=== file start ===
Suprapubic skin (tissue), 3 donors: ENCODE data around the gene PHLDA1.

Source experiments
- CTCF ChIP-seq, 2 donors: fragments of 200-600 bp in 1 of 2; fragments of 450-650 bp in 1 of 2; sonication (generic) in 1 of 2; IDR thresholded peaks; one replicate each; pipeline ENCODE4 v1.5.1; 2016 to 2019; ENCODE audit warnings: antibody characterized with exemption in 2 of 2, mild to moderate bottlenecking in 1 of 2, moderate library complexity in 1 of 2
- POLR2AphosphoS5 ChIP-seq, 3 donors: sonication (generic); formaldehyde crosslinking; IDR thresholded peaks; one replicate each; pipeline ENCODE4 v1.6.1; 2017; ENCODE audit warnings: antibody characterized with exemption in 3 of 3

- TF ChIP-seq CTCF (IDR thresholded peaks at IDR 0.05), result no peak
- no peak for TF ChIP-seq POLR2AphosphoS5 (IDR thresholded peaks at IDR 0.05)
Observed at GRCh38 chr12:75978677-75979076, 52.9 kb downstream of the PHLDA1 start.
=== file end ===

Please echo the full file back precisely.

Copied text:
Suprapubic skin (tissue), 3 donors: ENCODE data around the gene PHLDA1.

Source experiments
- CTCF ChIP-seq, 2 donors: fragments of 200-600 bp in 1 of 2; fragments of 450-650 bp in 1 of 2; sonication (generic) in 1 of 2; IDR thresholded peaks; one replicate each; pipeline ENCODE4 v1.5.1; 2016 to 2019; ENCODE audit warnings: antibody characterized with exemption in 2 of 2, mild to moderate bottlenecking in 1 of 2, moderate library complexity in 1 of 2
- POLR2AphosphoS5 ChIP-seq, 3 donors: sonication (generic); formaldehyde crosslinking; IDR thresholded peaks; one replicate each; pipeline ENCODE4 v1.6.1; 2017; ENCODE audit warnings: antibody characterized with exemption in 3 of 3

- TF ChIP-seq CTCF (IDR thresholded peaks at IDR 0.05), result no peak
- no peak for TF ChIP-seq POLR2AphosphoS5 (IDR thresholded peaks at IDR 0.05)
Observed at GRCh38 chr12:75978677-75979076, 52.9 kb downstream of the PHLDA1 start.